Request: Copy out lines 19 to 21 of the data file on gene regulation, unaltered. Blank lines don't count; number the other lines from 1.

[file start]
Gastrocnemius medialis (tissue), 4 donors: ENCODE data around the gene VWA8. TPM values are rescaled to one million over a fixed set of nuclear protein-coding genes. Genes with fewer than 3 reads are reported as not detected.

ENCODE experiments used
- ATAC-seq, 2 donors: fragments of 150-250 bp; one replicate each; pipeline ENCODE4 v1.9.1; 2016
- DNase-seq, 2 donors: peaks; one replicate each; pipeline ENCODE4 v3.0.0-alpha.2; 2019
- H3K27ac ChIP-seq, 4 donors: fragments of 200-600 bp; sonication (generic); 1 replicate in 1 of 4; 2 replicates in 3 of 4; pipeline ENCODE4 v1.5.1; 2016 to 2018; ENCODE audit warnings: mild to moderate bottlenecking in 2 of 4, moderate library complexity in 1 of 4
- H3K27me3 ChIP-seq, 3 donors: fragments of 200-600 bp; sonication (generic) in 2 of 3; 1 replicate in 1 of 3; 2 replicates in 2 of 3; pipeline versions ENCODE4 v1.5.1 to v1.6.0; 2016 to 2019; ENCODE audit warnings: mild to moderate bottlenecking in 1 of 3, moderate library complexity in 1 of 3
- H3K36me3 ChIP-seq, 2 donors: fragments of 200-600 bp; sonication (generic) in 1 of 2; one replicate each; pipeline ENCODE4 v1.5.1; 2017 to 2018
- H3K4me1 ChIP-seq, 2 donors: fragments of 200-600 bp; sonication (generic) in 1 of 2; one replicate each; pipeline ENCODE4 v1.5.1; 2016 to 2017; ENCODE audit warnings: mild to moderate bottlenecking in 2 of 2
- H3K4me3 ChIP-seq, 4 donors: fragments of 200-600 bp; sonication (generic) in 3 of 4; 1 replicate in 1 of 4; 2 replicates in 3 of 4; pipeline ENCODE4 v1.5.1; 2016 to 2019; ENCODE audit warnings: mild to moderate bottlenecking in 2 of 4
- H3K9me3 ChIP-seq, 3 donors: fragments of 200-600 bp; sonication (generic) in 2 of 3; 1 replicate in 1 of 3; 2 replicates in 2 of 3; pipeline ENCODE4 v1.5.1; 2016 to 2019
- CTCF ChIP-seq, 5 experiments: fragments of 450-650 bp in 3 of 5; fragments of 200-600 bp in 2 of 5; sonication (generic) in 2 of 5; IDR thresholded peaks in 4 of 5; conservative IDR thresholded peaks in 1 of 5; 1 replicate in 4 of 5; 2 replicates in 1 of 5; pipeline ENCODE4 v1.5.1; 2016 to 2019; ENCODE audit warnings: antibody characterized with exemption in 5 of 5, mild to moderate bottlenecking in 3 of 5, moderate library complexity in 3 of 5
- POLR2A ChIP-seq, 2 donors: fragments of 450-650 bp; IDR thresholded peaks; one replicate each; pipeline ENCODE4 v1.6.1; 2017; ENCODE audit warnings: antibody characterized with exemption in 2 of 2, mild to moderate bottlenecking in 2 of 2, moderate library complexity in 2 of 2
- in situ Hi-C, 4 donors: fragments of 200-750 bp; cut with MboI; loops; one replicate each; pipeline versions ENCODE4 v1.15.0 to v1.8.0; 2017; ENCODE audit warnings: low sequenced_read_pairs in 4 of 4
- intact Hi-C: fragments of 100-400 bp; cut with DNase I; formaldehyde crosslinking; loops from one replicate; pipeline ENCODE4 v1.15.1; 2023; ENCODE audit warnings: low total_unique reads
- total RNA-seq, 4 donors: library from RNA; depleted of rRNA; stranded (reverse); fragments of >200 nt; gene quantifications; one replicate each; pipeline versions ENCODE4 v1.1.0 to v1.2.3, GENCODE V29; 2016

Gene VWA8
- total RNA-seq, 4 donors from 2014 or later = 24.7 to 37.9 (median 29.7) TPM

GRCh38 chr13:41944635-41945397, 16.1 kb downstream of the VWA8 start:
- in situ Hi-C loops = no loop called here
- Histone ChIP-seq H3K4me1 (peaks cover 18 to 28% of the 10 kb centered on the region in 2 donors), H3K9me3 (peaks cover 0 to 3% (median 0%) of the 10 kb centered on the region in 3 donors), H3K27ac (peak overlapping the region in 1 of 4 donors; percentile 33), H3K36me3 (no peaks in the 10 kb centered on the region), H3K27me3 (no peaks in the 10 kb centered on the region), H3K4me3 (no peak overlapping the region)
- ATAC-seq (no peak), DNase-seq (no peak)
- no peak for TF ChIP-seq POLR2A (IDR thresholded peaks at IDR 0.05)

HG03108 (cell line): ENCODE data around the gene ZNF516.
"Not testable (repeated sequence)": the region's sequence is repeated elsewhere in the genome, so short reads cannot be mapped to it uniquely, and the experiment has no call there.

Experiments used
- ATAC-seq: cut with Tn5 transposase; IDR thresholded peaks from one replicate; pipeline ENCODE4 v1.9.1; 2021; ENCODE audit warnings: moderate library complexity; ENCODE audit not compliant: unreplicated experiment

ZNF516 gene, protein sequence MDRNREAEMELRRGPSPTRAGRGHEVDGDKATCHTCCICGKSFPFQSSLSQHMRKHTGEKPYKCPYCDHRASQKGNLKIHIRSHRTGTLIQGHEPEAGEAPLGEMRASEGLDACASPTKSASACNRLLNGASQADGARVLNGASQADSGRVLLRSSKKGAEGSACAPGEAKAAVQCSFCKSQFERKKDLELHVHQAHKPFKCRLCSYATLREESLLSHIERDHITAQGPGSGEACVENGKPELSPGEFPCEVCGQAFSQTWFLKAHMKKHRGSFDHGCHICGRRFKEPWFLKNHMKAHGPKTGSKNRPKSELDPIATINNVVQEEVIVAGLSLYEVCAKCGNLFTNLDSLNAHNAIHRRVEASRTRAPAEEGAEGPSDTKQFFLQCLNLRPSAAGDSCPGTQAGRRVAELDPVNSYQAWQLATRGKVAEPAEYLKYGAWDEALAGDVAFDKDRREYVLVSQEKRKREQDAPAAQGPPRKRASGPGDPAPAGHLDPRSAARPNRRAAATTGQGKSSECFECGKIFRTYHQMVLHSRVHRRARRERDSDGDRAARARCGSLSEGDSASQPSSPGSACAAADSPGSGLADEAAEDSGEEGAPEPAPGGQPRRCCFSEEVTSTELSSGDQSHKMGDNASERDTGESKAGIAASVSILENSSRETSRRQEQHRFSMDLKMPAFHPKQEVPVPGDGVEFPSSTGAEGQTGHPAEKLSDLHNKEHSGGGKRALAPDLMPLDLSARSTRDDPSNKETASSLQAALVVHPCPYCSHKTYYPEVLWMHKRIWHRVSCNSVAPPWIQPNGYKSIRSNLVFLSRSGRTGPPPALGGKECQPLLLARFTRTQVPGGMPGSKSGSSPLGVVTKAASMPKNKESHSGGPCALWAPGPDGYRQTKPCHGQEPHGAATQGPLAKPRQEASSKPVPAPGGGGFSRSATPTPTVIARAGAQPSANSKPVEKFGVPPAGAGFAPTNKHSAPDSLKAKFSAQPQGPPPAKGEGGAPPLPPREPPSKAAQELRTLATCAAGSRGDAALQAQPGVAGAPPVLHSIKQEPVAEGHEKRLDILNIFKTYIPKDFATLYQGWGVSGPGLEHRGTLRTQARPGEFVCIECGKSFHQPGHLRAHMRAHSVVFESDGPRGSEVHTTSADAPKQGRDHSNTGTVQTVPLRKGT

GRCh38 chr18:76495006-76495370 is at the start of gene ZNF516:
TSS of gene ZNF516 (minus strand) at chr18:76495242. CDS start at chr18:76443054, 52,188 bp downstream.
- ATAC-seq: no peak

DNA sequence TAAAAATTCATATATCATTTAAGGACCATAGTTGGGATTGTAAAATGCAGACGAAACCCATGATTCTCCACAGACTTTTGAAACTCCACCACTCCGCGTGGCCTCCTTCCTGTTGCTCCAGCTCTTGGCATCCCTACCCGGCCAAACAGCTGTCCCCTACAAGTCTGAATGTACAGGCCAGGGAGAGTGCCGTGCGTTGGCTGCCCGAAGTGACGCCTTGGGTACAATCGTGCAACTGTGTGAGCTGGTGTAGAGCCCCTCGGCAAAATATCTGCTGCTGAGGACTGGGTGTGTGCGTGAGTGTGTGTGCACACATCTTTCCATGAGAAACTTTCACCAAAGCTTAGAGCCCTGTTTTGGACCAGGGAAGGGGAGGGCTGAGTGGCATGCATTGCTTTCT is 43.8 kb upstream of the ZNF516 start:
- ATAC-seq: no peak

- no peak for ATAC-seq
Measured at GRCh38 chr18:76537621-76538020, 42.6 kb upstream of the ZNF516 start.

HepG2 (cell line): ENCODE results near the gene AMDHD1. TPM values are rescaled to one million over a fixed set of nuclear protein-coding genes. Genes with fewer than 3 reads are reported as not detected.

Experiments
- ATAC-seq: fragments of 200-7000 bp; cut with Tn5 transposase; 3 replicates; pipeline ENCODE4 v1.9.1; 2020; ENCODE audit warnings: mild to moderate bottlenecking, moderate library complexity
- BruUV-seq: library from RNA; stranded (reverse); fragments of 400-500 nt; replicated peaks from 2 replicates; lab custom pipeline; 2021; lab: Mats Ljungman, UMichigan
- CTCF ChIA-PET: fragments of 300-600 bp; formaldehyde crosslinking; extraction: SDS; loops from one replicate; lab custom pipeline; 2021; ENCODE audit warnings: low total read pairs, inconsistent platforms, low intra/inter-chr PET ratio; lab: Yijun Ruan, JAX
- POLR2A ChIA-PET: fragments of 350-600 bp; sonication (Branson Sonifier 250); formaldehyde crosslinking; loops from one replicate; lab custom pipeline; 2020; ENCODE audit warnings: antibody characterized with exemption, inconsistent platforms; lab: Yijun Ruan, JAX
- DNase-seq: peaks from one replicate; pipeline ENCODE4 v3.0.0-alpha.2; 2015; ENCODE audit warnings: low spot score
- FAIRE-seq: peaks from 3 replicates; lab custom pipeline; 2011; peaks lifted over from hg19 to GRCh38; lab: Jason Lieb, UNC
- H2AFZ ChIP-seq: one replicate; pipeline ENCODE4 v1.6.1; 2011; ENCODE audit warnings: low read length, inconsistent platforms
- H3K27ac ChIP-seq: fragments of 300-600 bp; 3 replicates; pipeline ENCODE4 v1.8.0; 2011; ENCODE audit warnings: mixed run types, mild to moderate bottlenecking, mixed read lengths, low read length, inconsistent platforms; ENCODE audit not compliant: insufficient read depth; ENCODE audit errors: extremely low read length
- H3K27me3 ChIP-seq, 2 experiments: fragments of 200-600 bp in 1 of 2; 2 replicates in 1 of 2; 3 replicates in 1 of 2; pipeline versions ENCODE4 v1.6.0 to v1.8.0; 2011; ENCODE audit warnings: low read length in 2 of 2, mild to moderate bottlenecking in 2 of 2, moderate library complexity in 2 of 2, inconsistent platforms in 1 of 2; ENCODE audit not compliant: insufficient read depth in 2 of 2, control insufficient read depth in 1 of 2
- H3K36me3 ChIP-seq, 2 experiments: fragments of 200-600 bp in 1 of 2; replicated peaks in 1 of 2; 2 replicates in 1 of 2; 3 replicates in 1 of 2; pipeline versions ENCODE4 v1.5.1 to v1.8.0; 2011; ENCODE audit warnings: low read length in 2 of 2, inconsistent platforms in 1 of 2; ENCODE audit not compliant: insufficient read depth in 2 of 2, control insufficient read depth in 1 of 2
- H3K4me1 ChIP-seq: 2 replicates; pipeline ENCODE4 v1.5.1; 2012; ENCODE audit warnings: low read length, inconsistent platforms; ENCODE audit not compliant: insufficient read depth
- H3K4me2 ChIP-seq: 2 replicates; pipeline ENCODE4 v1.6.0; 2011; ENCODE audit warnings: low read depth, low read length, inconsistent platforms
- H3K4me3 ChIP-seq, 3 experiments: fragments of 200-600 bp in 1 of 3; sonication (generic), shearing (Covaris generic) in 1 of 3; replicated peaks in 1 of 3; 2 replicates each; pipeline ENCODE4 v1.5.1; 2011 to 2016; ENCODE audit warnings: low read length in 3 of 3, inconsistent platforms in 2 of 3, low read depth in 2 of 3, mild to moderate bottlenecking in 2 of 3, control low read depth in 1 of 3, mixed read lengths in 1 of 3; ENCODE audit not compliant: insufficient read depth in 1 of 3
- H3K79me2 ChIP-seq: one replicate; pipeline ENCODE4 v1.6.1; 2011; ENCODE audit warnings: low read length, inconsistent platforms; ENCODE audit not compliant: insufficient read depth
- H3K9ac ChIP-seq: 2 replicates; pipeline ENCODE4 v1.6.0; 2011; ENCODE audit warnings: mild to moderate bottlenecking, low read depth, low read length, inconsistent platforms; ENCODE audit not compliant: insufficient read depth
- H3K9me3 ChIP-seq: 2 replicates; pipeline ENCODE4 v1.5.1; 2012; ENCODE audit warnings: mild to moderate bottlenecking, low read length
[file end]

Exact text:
- in situ Hi-C loops = no loop called here
- Histone ChIP-seq H3K4me1 (peaks cover 18 to 28% of the 10 kb centered on the region in 2 donors), H3K9me3 (peaks cover 0 to 3% (median 0%) of the 10 kb centered on the region in 3 donors), H3K27ac (peak overlapping the region in 1 of 4 donors; percentile 33), H3K36me3 (no peaks in the 10 kb centered on the region), H3K27me3 (no peaks in the 10 kb centered on the region), H3K4me3 (no peak overlapping the region)
- ATAC-seq (no peak), DNase-seq (no peak)